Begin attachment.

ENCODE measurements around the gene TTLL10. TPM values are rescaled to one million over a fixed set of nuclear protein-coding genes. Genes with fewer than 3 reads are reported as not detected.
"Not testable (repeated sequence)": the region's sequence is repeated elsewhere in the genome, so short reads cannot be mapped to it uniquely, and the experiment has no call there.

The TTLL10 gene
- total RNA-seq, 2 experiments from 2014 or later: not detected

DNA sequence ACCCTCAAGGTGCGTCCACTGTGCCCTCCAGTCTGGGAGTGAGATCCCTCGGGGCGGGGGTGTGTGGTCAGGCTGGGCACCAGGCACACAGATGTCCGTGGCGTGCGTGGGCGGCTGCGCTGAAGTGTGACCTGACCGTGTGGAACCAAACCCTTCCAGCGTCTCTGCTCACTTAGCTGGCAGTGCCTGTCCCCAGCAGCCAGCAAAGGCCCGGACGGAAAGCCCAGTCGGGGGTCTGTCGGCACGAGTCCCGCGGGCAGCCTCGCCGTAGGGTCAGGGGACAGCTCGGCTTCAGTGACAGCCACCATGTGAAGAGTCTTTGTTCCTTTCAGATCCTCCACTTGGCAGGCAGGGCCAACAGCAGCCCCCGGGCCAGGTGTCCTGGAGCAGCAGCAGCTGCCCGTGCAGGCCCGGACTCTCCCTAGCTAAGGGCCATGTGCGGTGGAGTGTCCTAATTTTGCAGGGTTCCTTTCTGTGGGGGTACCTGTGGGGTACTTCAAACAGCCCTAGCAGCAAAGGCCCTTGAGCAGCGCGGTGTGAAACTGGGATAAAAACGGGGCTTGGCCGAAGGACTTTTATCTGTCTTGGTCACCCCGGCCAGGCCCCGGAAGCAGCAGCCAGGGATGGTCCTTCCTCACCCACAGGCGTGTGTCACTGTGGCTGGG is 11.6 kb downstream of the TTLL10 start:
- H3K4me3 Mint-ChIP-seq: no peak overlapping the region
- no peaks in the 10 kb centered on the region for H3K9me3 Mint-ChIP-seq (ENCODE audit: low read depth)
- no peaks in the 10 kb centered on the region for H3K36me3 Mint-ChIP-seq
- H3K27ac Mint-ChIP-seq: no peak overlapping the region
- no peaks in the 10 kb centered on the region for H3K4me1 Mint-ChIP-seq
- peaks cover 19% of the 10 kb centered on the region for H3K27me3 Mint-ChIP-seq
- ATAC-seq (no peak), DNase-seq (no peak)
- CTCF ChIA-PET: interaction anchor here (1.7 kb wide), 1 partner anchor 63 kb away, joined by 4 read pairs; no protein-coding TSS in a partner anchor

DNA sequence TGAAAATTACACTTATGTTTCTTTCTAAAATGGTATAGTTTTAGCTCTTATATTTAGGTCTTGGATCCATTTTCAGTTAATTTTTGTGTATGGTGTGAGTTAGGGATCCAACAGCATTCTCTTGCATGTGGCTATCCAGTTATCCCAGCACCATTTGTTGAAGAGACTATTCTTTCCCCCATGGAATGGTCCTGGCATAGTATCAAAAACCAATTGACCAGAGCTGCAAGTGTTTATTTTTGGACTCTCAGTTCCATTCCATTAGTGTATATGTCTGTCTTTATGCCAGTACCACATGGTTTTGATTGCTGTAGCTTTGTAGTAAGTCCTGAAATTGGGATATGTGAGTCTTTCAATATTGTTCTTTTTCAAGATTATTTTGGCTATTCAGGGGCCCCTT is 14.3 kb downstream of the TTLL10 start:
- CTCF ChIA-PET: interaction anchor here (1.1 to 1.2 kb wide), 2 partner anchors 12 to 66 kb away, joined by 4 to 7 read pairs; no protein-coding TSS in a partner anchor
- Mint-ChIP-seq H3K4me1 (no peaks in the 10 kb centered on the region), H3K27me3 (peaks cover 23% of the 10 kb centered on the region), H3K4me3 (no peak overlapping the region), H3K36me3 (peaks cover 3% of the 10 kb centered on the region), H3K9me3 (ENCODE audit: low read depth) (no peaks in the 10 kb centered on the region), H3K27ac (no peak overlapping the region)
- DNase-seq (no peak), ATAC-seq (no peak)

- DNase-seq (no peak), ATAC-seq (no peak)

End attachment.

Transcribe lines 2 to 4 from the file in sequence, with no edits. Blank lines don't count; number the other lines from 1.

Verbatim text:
"Not testable (repeated sequence)": the region's sequence is repeated elsewhere in the genome, so short reads cannot be mapped to it uniquely, and the experiment has no call there.

The TTLL10 gene
- total RNA-seq, 2 experiments from 2014 or later: not detected